Both physical and mental ability contribute to natural athleticism

Etta Harkness Bartholdi, Staff Writer

Physical ability, mental endurance, and the love of your sport are the essential parts of being a successful athlete.  Natural athleticism is not just being built for a sport; you also have to have the mental drive and determination to push yourself and want to succeed.
South High School is home to many great athletes but it is difficult to find one that would label themselves a natural athlete.
This can be explained by looking at how you would define a natural athlete; some, like junior and cross country runner Ben Neubecker, who defines natural athleticism as “being active since you were able to run, always be on the move and staying active.”
Others feel that athleticism is not just about physical ability but also mental determination. “It makes me salty when people think that it is just physical attributes that make you a natural athlete,” says junior and runner Clara Schultz, who also considers herself a natural athlete. “It also has to do with your mental drive to do well.”
Sophomore and cross country runner Sylvia Eisenbeis defines a natural athlete as a “strong person both physically and mentally.” This helps people understand why some of these athletes don’t see themselves as a natural athlete, because you need both physical strength and mental stamina. These are difficult guidelines to fit into, which is why its not common that successful athletes define themselves as natural athletes.
The first time you realize you are good at something is often when you find your mental drive as well, and when one’s mental strength develops.
Schultz first realized she was motivated to do well and was good at a sport was “at soccer camp we had to play a game where they needed to take the ball away and no one could take the ball away from me.”
Junior and soccer player Audrey Cuthbert first discovered her athletic talent in “third or fourth grade from my elementary school, I was the top girl athlete through elementary and in middle school.” This realization gave her lots of stamina and mental drive to continue doing sports in high school as well.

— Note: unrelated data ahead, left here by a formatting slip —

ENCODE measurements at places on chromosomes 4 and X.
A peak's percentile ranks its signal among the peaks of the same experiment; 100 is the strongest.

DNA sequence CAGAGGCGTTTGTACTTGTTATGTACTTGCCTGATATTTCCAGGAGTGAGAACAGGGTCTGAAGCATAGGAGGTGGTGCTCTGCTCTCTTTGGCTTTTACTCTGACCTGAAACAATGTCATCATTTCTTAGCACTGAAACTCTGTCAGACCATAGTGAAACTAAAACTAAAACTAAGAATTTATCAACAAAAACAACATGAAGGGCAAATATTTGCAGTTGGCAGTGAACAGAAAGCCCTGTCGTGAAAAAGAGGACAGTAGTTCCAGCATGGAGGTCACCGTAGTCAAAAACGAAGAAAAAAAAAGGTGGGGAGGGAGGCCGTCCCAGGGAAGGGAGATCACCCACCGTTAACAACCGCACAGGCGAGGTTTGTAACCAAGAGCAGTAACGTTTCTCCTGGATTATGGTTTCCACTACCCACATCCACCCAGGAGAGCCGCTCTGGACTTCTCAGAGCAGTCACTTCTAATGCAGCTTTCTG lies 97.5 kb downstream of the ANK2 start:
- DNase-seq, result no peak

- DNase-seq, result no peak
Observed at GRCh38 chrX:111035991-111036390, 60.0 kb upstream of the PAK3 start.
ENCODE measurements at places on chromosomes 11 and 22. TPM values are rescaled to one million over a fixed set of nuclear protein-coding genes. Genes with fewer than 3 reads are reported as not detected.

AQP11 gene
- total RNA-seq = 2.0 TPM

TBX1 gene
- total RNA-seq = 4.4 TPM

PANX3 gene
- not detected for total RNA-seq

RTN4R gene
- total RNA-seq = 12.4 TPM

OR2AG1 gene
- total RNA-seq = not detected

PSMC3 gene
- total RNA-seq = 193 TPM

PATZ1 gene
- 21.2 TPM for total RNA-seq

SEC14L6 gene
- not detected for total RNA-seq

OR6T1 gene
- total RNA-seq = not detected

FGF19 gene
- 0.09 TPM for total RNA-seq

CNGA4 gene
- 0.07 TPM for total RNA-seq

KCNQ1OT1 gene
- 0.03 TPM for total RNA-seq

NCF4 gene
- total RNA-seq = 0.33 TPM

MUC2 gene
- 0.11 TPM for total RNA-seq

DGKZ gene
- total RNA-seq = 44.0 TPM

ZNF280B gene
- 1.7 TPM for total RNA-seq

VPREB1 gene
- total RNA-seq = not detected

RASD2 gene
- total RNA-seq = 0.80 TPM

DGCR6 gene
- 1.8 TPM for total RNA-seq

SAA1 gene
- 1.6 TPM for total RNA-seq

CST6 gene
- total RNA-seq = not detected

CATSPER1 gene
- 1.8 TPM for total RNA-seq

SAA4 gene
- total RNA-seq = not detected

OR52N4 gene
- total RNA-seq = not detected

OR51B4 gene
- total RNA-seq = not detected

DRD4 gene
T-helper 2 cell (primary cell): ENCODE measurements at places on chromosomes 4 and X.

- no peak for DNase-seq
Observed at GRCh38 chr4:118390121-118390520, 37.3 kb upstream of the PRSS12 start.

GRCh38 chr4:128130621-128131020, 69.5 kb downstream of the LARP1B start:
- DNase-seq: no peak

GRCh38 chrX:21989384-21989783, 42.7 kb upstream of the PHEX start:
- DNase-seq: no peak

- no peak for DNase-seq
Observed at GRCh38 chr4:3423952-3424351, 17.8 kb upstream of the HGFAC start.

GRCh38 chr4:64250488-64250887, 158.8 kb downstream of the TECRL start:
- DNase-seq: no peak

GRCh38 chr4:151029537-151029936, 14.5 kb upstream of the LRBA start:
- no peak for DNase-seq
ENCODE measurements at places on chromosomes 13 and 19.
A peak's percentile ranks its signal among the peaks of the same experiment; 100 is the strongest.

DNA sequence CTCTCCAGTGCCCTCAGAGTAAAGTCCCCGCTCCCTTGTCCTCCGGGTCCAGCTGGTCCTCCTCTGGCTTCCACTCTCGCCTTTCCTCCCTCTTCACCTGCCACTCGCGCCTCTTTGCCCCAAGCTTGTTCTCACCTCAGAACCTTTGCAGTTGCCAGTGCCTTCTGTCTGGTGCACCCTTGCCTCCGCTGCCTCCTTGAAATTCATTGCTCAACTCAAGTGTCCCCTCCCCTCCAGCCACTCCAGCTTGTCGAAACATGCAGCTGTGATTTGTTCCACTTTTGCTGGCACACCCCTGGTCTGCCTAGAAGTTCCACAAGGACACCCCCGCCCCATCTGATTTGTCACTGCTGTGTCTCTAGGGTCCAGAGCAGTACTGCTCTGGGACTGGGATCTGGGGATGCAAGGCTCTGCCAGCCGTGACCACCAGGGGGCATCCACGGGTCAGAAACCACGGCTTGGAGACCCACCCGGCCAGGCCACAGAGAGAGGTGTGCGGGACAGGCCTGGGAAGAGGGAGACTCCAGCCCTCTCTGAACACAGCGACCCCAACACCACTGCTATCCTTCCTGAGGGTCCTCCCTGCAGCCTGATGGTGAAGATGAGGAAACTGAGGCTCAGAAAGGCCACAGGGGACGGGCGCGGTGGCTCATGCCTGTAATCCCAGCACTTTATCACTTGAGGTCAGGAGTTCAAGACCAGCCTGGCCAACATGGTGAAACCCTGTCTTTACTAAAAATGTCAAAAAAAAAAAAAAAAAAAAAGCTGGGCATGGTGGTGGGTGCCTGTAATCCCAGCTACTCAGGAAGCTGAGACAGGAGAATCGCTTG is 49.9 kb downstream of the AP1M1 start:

Others like sophomore and cross country athlete Laura Turner say that they consider themselves a natural athlete to an extent, but are wary to undervalue the hard work and long hours they dedicate to their activity. “I still have to put in a lot of effort,” she stated.
Senior and cross country athlete Sally Donovan, who holds the record at South for the fastest four-kilometer race with a time of 14 minutes and 59 seconds, believes that the reason she has been so successful is due to her hard work. Despite her impressive record, says that she does not consider herself a natural athlete. “No, no definitely not. The only reason I am as good as I am is because I work hard,” she said.
Donovan thinks that the most important quality in an athlete is “a good perspective; positive attitude, just to put the sport in perspective and enjoy doing it.”
Enjoying sports is a big part of natural athleticism because if you didn’t enjoy the sport you wouldn’t be motivated to work harder and get better at the sport. Junior and soccer player Carter Denison considers herself a natural athlete and not only is she physically good at soccer she also enjoys playing it, saying “soccer is something I really enjoy when I’m having a bad day I go to practice and feel better.”
To be a natural athlete you need to possess all of these things; when asked if she considered herself to be a natural athlete, Cuthbert said she possessed one of these features. In Cuthbert’s case it is the willingness to push herself.  Finding your reason to start trying harder or how to push yourself past grueling workouts is the key in having natural athleticism; it is to discover and really love what you do.
It’s hard to find someone who fits all of the categories of natural athleticism. People who are really good at sports might not be natural athletes or just fit a certain category of athleticism. You have to have physical strength, love for the sport and as junior and varsity athlete Mary Thomas puts it, “dedication and a willingness to be able to push yourself”.